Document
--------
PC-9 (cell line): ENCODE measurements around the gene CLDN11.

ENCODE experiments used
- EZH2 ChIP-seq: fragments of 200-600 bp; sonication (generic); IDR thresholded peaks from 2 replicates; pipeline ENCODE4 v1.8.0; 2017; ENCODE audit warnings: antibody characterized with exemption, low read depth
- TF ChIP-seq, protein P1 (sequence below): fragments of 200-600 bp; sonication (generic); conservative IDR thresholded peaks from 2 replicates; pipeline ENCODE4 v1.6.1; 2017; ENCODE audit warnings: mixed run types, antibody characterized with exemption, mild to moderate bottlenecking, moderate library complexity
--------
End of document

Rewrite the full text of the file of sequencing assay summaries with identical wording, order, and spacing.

PC-9 (cell line): ENCODE measurements around the gene CLDN11.

ENCODE experiments used
- EZH2 ChIP-seq: fragments of 200-600 bp; sonication (generic); IDR thresholded peaks from 2 replicates; pipeline ENCODE4 v1.8.0; 2017; ENCODE audit warnings: antibody characterized with exemption, low read depth
- TF ChIP-seq, protein P1 (sequence below): fragments of 200-600 bp; sonication (generic); conservative IDR thresholded peaks from 2 replicates; pipeline ENCODE4 v1.6.1; 2017; ENCODE audit warnings: mixed run types, antibody characterized with exemption, mild to moderate bottlenecking, moderate library complexity